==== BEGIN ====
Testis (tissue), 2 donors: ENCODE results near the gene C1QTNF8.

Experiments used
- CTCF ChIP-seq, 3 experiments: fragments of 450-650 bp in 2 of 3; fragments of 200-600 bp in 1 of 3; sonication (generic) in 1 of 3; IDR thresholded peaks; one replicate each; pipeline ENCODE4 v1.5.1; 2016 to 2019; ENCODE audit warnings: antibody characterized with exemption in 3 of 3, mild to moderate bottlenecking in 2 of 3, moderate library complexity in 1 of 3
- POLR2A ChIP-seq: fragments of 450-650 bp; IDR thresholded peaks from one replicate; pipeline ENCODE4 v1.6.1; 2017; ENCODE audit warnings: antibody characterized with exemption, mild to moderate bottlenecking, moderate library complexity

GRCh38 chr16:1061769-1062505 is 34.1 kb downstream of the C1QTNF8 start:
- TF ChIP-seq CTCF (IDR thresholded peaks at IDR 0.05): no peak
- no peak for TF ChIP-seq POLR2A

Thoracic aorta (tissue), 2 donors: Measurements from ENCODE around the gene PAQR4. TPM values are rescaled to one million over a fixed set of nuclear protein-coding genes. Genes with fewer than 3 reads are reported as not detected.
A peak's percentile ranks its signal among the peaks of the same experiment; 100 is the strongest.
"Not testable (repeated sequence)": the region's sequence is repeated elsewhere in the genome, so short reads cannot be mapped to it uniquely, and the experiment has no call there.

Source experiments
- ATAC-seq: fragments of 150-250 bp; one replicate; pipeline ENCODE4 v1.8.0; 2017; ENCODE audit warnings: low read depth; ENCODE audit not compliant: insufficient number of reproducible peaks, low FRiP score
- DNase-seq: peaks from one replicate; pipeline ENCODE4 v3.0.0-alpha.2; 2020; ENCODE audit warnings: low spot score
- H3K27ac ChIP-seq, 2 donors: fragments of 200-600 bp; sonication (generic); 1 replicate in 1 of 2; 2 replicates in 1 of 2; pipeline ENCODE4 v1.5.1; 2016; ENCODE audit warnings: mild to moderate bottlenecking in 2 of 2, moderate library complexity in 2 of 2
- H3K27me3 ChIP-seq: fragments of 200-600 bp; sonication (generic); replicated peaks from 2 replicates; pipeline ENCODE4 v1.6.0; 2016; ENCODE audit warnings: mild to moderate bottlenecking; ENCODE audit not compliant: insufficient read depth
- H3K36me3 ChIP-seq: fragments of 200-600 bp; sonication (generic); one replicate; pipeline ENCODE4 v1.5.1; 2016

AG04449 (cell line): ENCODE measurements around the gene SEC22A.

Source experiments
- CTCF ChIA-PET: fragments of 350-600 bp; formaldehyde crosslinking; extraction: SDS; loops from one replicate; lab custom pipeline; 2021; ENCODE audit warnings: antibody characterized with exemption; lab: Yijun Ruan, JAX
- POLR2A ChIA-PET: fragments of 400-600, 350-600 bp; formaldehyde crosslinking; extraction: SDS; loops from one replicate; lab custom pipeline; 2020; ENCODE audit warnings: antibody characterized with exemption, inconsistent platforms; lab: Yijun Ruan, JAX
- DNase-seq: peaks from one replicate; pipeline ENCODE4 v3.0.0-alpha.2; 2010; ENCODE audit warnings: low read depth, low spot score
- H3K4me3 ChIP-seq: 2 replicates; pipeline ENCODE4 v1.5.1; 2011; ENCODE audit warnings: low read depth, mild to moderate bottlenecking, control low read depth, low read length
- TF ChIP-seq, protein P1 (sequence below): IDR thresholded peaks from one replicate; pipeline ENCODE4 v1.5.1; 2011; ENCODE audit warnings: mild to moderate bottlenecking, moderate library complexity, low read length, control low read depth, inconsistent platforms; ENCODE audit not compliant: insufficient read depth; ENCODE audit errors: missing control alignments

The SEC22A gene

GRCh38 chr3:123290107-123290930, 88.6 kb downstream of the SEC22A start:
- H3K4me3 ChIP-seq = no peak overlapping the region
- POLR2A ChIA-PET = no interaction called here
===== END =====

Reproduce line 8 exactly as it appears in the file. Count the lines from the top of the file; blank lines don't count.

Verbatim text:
Thoracic aorta (tissue), 2 donors: Measurements from ENCODE around the gene PAQR4. TPM values are rescaled to one million over a fixed set of nuclear protein-coding genes. Genes with fewer than 3 reads are reported as not detected.